Relevant Federal Statutes

Civil Rights Act of 1964 prohibits discrimination in employment ("Title VII"), public accommodations, and education and by programs which receive federal financial assistance.

The Fair Housing Act prohibits discrimination in all types of housing transactions. The Fair Housing Act applies not only to actions by direct providers of housing such as landlords and real estate companies, but also to actions by municipalities, banks, insurance companies, and other entities whose discriminatory practices make housing unavailable to persons because of their race, color, religion, sex, national origin, handicap, or familial status. The statute authorizes the U.S. Department of Justice to bring lawsuits to address discriminatory policies or "patterns and practices" and also creates a mechanism by which individuals may file a complaint with the federal Department of Housing and Urban Development (HUD)).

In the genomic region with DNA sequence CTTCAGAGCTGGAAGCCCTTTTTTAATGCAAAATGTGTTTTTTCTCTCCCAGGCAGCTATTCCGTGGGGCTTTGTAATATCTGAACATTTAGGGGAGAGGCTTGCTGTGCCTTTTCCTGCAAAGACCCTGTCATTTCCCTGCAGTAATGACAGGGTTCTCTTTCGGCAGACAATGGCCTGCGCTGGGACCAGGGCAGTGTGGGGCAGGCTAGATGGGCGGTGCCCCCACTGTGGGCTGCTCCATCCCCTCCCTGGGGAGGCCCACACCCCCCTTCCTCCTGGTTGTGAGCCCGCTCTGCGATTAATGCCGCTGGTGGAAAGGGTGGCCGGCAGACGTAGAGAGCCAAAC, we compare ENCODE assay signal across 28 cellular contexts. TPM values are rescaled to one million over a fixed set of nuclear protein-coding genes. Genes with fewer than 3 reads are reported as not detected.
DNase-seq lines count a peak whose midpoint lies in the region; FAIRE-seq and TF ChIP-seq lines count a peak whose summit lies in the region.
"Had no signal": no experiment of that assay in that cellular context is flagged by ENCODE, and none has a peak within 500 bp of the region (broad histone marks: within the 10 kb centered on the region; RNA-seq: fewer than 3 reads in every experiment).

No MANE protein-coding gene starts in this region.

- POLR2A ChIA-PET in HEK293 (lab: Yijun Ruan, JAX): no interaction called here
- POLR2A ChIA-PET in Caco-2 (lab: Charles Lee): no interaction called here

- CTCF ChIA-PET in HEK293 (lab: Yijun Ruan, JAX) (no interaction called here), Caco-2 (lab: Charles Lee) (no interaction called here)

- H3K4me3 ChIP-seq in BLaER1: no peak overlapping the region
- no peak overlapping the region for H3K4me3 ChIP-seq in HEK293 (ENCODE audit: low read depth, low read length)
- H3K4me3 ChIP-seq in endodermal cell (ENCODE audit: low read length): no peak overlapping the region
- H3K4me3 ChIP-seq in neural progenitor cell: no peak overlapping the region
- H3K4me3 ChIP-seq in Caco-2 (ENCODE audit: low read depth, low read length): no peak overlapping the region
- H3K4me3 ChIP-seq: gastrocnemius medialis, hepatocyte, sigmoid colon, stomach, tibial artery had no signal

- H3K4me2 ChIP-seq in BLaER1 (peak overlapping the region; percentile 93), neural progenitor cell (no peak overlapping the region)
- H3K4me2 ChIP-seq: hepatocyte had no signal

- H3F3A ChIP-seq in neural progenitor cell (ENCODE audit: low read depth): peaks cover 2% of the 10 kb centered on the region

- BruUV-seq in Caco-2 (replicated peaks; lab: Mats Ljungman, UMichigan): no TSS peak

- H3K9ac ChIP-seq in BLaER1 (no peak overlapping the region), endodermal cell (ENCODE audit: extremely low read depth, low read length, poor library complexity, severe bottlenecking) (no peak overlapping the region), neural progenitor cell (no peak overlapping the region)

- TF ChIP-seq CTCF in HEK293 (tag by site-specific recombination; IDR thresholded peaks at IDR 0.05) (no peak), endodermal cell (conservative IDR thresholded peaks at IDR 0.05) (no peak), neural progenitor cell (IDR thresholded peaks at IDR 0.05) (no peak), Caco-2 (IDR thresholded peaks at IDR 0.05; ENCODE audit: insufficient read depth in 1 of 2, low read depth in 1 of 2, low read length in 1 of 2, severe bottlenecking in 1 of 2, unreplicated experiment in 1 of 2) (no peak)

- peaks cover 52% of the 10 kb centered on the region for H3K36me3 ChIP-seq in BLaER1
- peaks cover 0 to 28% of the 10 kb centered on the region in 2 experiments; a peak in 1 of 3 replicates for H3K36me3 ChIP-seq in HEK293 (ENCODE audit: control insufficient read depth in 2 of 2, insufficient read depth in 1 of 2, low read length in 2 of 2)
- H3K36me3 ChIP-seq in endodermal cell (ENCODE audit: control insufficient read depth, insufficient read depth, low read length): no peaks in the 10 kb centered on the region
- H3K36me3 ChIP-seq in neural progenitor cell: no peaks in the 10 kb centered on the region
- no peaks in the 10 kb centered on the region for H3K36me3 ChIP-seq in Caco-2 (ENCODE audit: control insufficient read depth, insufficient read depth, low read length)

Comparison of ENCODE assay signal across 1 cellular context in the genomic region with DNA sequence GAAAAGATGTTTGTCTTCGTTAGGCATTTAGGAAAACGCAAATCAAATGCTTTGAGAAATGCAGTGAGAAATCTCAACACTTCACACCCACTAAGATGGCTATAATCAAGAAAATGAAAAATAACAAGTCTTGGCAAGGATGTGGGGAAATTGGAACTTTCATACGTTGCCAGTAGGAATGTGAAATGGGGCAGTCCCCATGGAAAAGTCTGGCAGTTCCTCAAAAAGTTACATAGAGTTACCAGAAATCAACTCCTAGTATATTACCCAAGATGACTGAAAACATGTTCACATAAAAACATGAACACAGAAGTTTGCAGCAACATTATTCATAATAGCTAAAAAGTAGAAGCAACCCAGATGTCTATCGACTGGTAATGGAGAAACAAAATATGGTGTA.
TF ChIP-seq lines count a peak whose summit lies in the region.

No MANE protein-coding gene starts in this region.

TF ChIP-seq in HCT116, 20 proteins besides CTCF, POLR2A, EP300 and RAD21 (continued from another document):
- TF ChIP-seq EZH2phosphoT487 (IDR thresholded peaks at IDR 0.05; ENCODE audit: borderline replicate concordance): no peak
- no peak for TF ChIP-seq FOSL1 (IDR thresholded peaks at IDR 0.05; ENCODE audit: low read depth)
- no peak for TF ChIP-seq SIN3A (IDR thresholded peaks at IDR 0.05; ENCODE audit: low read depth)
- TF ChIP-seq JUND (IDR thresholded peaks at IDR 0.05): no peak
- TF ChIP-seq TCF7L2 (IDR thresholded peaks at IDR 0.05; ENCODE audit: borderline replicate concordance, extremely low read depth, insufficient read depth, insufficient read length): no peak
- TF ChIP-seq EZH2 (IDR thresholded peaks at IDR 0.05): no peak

The Americans With Disabilities Act makes it unlawful for employers with 15 or more employees to discriminate against qualified employees on the basis of a disability. Reasonable accommodation must be provided unless it would pose an undue hardship to an employer. The federal law also requires employers qualifying as "public accommodations," private entities providing public transportation, and any business that constructs new facilities or alters existing ones. The ADA further requires that access be provided to disabled individuals.

Conspiracy Against Rights, 18 U.S.C. Section 241, prohibits conspiracies with a purpose to injure, threaten or intimidate one or more persons from the free exercise or enjoyment of a right secured or protected by the Constitution or laws of the United States.